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Jeanettee L. Del Rosario oral history interview: transcript


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Oral history interview with Jeanettee L. Del Rosario conducted by Alessandra Del Rosario on December 6, 2021 for Reflections: The Las Vegas Asian American and Pacific Islander Oral History Project. Jeanettee Del Rosario talks about her family life with nine siblings and her upbringing in Urdaneta City, Pangasinan province, Philippines. She shares her educational background in hotel and restaurant management and, after immigrating to Las Vegas, Nevada in 2006, the different hotel positions she has held in the city. Jeanettee Del Rosario discusses the process of immigration, language barriers, and missing her family in the Philippines. She also talks about Filipino traditions of respect, barangay fiestas, cultural foods, and religion.

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Jeanettee L. Del Rosario oral history interview, 2021 December 06. OH-03833. [Transcript.] Oral History Research Center, Special Collections and Archives, University Libraries, University of Nevada, Las Vegas. Las Vegas, Nevada.


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An Oral History Conducted by Alessandra Del Rosario
Reflections: The Las Vegas Asian American and Pacific Islander
Oral History Project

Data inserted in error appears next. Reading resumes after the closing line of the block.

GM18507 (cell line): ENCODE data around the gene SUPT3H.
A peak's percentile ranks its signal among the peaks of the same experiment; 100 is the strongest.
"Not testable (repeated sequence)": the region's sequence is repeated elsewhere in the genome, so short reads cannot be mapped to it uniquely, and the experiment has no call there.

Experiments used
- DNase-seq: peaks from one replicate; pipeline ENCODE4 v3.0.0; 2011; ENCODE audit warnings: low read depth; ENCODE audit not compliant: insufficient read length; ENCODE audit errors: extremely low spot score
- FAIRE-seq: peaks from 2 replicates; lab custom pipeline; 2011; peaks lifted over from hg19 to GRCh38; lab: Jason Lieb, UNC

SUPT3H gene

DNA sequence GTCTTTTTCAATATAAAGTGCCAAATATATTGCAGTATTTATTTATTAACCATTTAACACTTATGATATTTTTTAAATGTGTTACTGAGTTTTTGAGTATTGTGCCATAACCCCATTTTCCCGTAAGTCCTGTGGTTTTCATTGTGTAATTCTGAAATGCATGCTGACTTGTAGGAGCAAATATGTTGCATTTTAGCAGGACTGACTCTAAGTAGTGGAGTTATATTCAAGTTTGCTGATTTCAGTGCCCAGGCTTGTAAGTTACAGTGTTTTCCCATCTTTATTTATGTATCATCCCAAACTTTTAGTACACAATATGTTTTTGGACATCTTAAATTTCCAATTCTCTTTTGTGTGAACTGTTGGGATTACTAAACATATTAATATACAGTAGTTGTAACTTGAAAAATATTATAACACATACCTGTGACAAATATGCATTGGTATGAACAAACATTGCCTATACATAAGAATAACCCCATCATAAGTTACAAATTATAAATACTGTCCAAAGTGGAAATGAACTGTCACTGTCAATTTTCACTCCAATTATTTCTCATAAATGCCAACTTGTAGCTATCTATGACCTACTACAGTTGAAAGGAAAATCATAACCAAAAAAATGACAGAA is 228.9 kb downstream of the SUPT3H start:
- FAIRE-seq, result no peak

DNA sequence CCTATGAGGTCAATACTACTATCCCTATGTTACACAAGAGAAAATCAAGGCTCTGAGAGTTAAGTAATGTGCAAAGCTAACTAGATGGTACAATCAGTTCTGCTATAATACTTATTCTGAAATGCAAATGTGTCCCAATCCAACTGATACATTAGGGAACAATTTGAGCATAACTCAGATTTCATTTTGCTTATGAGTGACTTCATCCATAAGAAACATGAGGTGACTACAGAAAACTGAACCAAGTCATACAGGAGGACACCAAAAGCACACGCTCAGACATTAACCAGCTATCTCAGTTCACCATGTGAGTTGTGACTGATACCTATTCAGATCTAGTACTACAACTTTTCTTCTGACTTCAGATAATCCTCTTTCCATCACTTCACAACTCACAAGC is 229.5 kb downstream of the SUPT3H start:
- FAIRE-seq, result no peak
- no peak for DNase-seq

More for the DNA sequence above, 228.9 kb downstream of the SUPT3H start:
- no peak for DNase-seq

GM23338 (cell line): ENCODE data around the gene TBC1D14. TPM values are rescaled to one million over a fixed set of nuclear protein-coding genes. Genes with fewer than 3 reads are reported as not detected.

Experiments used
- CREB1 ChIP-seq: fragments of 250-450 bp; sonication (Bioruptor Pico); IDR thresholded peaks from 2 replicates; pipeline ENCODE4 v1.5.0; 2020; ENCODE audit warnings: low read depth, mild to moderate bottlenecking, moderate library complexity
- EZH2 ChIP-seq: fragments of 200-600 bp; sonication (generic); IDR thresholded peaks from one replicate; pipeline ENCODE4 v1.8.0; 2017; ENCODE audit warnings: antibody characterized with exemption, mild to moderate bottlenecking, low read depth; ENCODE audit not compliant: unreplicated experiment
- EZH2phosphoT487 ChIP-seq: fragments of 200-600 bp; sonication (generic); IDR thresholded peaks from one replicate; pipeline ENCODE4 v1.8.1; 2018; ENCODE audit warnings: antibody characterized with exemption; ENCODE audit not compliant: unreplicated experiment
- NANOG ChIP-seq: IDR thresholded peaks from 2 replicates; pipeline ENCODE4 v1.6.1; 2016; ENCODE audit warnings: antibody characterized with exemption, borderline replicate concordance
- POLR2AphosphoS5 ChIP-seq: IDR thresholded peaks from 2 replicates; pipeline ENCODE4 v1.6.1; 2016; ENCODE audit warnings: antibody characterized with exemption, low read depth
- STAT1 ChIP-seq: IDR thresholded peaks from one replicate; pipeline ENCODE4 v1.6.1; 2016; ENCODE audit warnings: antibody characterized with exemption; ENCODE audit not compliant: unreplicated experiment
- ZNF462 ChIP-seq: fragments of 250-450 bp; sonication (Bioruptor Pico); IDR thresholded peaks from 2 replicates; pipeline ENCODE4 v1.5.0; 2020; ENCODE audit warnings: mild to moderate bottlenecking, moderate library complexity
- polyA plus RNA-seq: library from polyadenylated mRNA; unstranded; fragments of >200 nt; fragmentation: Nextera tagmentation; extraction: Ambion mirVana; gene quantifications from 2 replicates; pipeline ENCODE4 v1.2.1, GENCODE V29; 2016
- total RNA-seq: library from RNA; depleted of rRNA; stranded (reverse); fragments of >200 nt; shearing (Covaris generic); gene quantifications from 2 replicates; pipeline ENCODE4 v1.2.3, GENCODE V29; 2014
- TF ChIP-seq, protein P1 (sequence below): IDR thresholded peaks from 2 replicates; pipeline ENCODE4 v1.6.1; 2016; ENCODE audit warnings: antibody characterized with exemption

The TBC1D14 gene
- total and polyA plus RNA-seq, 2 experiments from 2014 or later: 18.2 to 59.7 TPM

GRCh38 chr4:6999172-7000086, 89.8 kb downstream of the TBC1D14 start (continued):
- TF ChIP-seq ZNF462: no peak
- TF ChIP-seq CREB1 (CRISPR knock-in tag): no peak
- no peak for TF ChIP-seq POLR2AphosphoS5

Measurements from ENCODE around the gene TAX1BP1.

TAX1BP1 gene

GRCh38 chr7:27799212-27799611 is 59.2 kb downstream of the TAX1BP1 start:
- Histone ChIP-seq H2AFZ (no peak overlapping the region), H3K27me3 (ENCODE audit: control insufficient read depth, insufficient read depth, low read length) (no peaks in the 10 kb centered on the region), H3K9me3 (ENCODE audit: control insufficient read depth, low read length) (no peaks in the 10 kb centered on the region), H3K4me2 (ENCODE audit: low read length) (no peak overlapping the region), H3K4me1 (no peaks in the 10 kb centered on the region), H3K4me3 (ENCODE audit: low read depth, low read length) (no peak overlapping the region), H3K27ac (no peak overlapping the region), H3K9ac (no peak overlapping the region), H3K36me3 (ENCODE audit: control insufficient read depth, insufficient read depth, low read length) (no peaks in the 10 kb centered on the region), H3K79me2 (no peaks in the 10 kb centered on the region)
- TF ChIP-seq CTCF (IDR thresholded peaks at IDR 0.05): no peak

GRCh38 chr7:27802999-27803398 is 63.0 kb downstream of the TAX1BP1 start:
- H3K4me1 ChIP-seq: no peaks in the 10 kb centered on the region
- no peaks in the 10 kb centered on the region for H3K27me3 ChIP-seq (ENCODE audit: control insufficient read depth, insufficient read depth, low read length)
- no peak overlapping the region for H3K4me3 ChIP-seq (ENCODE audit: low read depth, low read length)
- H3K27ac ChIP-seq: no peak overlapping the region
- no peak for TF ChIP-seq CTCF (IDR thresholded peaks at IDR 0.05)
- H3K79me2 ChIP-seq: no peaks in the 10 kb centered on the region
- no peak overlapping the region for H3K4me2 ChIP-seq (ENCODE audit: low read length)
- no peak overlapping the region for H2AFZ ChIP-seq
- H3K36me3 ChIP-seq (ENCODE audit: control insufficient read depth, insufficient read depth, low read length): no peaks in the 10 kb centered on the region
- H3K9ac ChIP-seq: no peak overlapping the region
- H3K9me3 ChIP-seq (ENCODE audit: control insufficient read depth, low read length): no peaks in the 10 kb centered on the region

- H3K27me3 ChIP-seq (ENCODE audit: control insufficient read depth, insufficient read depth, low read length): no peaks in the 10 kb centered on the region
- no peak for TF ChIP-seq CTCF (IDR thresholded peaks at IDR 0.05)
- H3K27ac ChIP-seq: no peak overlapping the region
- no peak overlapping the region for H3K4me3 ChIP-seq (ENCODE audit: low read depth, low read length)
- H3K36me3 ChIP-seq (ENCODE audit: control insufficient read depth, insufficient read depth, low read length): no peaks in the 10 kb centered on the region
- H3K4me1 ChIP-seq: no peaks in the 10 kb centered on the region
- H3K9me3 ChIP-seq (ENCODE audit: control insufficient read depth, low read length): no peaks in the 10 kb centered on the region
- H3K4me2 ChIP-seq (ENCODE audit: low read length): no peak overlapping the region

Oral History Research Center at UNLV
University Libraries
University of Nevada Las Vegas
©Reflections: The Las Vegas Asian American and Pacific Islander
Oral History Project
University of Nevada Las Vegas, 2020
Produced by: The Oral History Research Center at UNLV – University Libraries
Director: Claytee D. White
Project Manager: Stefani Evans
Transcriber: Kristin Hicks
Editors and Project Assistants: Vanessa Concepcion, Kristel Peralta, JerwinTiu, Cecilia Winchell, Ayrton Yamaguchi
The recorded interview and transcript have been made possible through the generosity of a grant from the City of Las Vegas Commission for the Las Vegas Centennial and funding from private individuals and foundations. The Oral History Research Center enables students and staff to work together with community members to generate this selection of first-person narratives. The participants in this project thank University of Nevada Las Vegas for the support given that allowed an idea the opportunity to flourish.